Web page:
Why the $35,000 RRSP Home Buyers’ Plan won’t be much help Mar 31st

Not sure how to make a retirement plan? Read on…
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An easy guide to income splitting for seniors Apr 14th

Q. My husband and I are both retired. He still has income from his business, and I have cashed in all of my RRSPs but one. My question is: Can Hubby cash one of his RRSPs (and pay taxes, of course), but then turn around and buy a spousal RRSP for me? Would that be worth doing? Then I could cash this.... More »

Avoiding future interest is one way to look at your return on investment May 12th

Q. I’m 47 years old and, after suffering a personal injury, have just been awarded a medical pension of $400 per month. The money is indexed annually and payable for life. I can opt for a cash-out and receive $120,000 upfront, but I’m unsure which is the smarter option. My mortgage renews in 202.... More »

Can Canadian seniors collect government benefits while still working? + MORE May 26th

Q. This fall, I will celebrate my 65th birthday, and plan to reduce my work hours to three days a week, from my current full-time hours now. I also plan to begin collecting my Canada Pension Plan and Old Age Security benefits—but, at the same time, I want to avoid being taxed on my income if possi.... More »
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How will a pension buyback impact your income tax return? + MORE Apr 7th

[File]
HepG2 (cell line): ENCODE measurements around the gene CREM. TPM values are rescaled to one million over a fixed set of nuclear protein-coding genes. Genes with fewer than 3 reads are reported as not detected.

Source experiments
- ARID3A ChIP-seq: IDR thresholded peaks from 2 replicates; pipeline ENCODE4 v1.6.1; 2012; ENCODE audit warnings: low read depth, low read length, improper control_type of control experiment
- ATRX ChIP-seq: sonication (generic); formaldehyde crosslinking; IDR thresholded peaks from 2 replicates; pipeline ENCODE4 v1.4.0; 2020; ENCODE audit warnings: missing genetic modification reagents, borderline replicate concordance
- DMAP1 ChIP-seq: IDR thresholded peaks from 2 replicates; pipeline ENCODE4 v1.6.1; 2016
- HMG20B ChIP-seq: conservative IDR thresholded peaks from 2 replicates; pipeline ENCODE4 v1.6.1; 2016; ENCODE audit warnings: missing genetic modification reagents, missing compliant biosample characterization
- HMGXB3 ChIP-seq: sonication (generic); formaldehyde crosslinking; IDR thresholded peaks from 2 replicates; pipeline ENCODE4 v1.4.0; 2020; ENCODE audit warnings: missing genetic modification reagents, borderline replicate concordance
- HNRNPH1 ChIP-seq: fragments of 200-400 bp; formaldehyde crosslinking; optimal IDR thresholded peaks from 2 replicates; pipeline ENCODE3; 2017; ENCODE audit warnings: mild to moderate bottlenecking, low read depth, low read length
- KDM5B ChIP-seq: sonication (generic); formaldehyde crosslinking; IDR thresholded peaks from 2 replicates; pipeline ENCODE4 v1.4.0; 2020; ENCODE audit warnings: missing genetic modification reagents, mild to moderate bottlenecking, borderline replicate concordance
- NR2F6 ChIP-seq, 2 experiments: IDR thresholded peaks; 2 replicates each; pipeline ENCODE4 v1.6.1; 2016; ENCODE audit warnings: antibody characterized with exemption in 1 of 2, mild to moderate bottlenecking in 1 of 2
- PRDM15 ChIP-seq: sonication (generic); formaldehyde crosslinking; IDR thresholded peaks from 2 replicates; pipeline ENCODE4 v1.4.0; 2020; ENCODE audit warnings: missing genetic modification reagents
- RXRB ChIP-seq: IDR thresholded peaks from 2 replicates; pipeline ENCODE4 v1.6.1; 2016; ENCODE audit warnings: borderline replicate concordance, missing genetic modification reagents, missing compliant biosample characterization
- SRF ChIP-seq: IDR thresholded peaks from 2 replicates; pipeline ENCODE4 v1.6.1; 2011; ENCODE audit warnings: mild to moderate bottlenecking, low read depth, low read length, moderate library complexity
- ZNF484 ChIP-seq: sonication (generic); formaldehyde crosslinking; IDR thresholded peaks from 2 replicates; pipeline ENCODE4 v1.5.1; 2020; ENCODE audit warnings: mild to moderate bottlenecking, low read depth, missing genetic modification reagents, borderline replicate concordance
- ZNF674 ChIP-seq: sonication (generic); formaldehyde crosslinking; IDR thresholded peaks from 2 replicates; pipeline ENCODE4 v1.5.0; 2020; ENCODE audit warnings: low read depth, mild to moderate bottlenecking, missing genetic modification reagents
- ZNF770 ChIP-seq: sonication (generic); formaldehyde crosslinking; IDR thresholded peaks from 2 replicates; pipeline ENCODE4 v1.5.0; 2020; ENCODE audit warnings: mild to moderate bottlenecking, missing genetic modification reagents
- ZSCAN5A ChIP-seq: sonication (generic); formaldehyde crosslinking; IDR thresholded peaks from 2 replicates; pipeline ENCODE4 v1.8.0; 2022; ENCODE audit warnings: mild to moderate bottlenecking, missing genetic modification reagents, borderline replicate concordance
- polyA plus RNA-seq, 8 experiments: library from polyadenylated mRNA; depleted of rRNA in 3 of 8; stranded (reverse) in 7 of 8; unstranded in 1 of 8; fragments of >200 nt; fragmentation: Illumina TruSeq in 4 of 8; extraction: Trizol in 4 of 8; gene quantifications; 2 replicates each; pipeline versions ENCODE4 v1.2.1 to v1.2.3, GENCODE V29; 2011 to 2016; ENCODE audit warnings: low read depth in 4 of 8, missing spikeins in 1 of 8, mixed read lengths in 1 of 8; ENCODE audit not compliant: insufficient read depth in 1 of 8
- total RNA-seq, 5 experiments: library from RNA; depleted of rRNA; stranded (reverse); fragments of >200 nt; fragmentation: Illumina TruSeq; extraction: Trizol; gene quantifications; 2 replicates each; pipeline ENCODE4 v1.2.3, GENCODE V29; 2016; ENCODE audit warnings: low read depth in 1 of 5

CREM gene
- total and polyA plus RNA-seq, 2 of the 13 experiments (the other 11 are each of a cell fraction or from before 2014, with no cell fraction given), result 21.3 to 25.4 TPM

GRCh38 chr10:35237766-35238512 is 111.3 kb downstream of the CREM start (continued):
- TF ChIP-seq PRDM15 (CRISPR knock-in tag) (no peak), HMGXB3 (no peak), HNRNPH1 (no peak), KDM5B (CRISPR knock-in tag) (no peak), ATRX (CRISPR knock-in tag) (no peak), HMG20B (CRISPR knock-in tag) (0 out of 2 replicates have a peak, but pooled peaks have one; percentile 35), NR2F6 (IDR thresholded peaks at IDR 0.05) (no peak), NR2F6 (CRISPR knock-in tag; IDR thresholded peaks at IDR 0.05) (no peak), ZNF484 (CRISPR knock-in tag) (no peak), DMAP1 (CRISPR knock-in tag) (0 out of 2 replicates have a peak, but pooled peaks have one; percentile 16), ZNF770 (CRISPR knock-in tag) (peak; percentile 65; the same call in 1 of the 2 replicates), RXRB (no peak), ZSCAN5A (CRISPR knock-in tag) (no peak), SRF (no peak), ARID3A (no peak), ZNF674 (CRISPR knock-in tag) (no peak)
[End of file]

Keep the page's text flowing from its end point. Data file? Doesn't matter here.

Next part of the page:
Q. I plan to do a pension buyback for my service with the Government of Canada. Can I deduct the lump sum payment from my total income if I fully pay the amount at once? And will the total income reported on my T4 be reduced if I choose to deduct a certain amount from each pay stub? Looking forward .... More »
It’s been about a week since federal budget day and I still have questions about some of the things the government announced. For instance, why did they introduce a deferred annuity, which will allow Canadians to put 25% of their RRSP or RRIF into an annuity that must start paying out by 85 at the latest, instead of pushing back the RRIF withdrawal age limit? With more people working past 65, changing the withdrawal limit from 71 to, say, 75, would have allowed people to invest longer and then drawdown savings later in life when they really need it.
The biggest head-scratcher for me, though, was around the RRSP Home Buyers’ Plan. I still can’t figure out why the Liberals decided that letting first-time homebuyers withdraw $35,000 from their RRSP, which they still have to pay back over 15 years, instead of $25,000 is the answer to Canada’s housing problems. It seems to me that it only benefits professionals in Toronto and Vancouver who are already making good money and can afford a home whether they’re saving in their RRSP or not…

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